Posted Wednesday 4 August 2010
An official ledger containing hand-written details of all MPs and peers declared bankrupt between 1902 and 2001 has gone on display at Kingston University's Muir Hunter Museum of Bankruptcy.
Details of destitute dukes, bust barons, cash-strapped countesses, needy knights, debtor dames, monetarily-challenged MPs and other penniless peers from throughout the 20th Century are revealed in the book, now on long-term loan at the University's Kingston Hill campus in South West London.
"The book was loaned to us by the UK's Chief Bankruptcy Registrar Dr Stephen Baister and gives us an intriguing insight into the money troubles of some of our parliamentarians over the years," John Tribe, leading bankruptcy expert and Kingston University lecturer, said. "If a peer or MP is made bankrupt they're not permitted to sit in the legislature until the order is discharged, and prior to 1986 a formal return had to be made to the Speaker of either the House of Lords or House of Commons to notify them of the situation. It's fascinating to have the details of all those barred from Parliament over the last century here in this register," he explained.
Leaping out of the ink-stained pages is the case of Lord Lucan, declared bankrupt in August 1975 by virtue of having fled the country. The register claims that "John Richard Bingham, 7th Earl of Lucan, whose present residence is unknown", left England on or around 8 November 1974. "For his creditors to be able to claim Lord Lucan should be declared bankrupt because he had absconded, there must have been strong evidence to suggest that was the case," Mr Tribe said. However, many people have since argued that if Lord Lucan did flee the country as is suggested in the ledger, it was to avoid a potential murder charge rather than to slip away from the clutches of his creditors.
One of the most frequent entrants in the book is the 9th Duke of Manchester William Montagu who, ironically, shares his name with the father of modern insolvency law, Basil Montagu QC. The Duke appears on the ledger's pages no less than three times between 1915 and 1935, seemingly following in the footsteps of the previous two incumbents of the title who both allegedly had a taste for the high life. As one of the highest-ranking aristocrats cited in the book, the 9th Duke's fall from grace was one of the most significant - his exploits culminated in the sale of all of the family's land during the 10th Duke's tenure.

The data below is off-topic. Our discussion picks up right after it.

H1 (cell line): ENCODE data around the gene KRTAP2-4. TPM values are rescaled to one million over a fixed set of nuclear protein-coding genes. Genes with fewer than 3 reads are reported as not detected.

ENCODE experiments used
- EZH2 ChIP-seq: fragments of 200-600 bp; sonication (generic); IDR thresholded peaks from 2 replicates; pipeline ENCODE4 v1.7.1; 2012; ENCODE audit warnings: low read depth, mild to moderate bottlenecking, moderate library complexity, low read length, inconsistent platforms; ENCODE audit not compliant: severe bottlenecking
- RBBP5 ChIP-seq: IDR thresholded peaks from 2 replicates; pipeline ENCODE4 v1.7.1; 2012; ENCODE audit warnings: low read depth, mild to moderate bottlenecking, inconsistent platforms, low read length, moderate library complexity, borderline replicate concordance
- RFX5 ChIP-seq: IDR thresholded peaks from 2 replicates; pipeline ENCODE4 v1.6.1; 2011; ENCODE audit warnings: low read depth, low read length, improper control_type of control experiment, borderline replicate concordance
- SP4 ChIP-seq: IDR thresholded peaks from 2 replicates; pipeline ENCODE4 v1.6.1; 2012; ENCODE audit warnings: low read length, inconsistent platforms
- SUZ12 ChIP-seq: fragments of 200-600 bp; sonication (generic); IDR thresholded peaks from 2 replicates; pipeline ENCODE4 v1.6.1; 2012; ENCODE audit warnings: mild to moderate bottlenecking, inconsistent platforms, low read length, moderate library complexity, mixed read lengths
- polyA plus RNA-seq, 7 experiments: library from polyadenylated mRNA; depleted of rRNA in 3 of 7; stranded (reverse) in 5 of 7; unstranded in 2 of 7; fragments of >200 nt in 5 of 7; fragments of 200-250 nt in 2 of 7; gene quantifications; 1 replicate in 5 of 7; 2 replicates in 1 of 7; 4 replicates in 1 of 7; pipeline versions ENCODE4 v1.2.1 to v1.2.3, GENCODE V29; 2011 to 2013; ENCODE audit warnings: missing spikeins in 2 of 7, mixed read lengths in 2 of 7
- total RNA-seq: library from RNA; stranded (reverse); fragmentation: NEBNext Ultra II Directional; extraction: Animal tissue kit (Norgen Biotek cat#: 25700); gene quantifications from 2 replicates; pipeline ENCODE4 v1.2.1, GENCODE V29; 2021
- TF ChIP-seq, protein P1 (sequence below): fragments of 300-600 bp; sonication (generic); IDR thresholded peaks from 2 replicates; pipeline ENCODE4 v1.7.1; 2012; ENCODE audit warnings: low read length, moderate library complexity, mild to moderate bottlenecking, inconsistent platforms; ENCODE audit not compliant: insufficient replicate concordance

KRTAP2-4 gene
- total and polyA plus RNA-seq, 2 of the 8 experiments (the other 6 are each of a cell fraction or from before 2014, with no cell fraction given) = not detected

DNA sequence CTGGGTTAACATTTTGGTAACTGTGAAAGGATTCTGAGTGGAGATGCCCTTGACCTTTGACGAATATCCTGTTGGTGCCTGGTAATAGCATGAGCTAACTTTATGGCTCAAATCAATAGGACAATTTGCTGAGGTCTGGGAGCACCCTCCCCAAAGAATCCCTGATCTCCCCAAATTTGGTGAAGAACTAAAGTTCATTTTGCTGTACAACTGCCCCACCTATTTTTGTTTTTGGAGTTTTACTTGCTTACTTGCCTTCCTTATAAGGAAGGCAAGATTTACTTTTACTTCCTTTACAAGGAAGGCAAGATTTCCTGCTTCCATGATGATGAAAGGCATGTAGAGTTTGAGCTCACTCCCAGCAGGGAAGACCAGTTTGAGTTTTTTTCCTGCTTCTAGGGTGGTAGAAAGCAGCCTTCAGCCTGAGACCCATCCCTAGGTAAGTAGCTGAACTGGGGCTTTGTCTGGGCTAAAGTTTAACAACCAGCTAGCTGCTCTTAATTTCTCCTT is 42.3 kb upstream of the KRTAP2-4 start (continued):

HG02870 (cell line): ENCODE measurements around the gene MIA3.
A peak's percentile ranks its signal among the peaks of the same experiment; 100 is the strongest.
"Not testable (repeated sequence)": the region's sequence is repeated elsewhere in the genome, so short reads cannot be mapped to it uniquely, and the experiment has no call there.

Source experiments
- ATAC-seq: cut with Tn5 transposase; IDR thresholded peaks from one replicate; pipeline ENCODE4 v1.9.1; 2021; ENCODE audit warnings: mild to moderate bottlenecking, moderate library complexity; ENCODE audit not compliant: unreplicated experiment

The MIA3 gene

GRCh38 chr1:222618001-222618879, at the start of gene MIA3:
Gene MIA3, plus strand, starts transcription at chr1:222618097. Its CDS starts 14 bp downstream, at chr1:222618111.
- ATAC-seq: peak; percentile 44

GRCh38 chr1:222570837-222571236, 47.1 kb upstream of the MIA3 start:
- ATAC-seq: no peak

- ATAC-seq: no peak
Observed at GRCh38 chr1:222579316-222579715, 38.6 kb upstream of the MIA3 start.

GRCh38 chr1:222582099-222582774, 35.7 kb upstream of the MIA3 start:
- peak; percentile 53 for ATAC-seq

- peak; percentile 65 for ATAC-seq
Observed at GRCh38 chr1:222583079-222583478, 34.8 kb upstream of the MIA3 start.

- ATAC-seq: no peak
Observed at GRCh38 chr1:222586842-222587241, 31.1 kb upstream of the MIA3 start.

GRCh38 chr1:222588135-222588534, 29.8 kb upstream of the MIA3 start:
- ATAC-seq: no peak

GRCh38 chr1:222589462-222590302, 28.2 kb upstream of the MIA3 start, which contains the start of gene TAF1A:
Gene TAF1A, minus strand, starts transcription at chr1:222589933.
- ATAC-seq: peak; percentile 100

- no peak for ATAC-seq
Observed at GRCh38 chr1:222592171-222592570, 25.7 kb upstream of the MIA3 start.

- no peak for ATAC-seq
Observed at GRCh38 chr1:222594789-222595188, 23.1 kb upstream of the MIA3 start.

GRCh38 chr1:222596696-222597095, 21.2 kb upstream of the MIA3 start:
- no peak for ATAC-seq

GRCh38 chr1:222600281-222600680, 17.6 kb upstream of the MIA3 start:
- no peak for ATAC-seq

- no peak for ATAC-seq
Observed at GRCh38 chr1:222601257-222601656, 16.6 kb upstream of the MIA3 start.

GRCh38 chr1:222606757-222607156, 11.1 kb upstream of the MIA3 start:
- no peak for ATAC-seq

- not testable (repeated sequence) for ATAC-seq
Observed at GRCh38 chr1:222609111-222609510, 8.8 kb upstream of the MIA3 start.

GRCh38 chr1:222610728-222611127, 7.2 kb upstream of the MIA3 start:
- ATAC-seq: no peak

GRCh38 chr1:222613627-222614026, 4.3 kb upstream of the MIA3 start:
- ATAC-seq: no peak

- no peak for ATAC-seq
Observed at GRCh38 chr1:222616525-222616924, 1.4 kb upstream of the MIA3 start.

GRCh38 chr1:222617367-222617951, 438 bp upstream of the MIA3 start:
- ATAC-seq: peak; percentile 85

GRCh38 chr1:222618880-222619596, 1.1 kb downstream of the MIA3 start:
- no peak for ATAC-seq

The children of some of the most revered politicians of their day also find themselves paraded as paupers on the register's pages. The 2nd Earl of Halsbury, eldest son of former Lord Chancellor Lord Halsbury - author of the famous legal encyclopedia Halsbury's Laws of England - was declared bankrupt in 1938 and wartime Prime Minister David Lloyd George's son Richard, 2nd Earl of Dwyfor, was thrown out of the legislature his father used to lead in 1947. The most notable entrant of recent times is perhaps the last name in the book, Neil Hamilton. The synopsis of the former MP's case is brief, simply stating that his was bankruptcy case number 5,981 of the year 2001.
According to Mr Tribe the way bankruptcy is perceived has changed dramatically since the start of the 20th Century and it is interesting to consider whether people who have been declared broke should have the right to sit in the legislature.
"In the early 1900s bankruptcy was viewed as a more serious offence than it is now, and bankruptcy law was a much more punitive system," he said. "It was more about punishing miscreant behaviour and making sure an offender's ability to trade was withdrawn. Since the 1986 Insolvency Act and the introduction of out-of-court administration in 2004, bankruptcy procedures have increasingly focused on rehabilitating debtors and reducing stigma - so perhaps one day being insolvent won't be a bar to sitting in Parliament."
The shift in emphasis from punishment to rehabilitation has come about partly because of the increasing amounts of money that people have been able to borrow over recent years, Mr Tribe said. "If you're going to lend massive amounts of money you need to find ways to make sure people can still play a part in society if it goes wrong."
As well as the ledger of peers and MPs, Chief Registrar Dr Baister has also passed a book containing a list of bankruptcy case files to be preserved because they are of permanent public interest to Kingston University's Muir Hunter Museum. The list includes Ronald Cornwall, father of the novelist John Le Carré, the 1957 world snooker champion John Pulman and the 1956 Olympic flyweight boxing champion Terrence George Spinks.
An exhibition charting the history of bankruptcy curated by Mr Tribe has recently been unveiled at the Royal Courts of Justice in central London and will be open to the public for the next 12 months. More information about the exhibition can be found on Mr Tribe's bankruptcy and insolvency blog.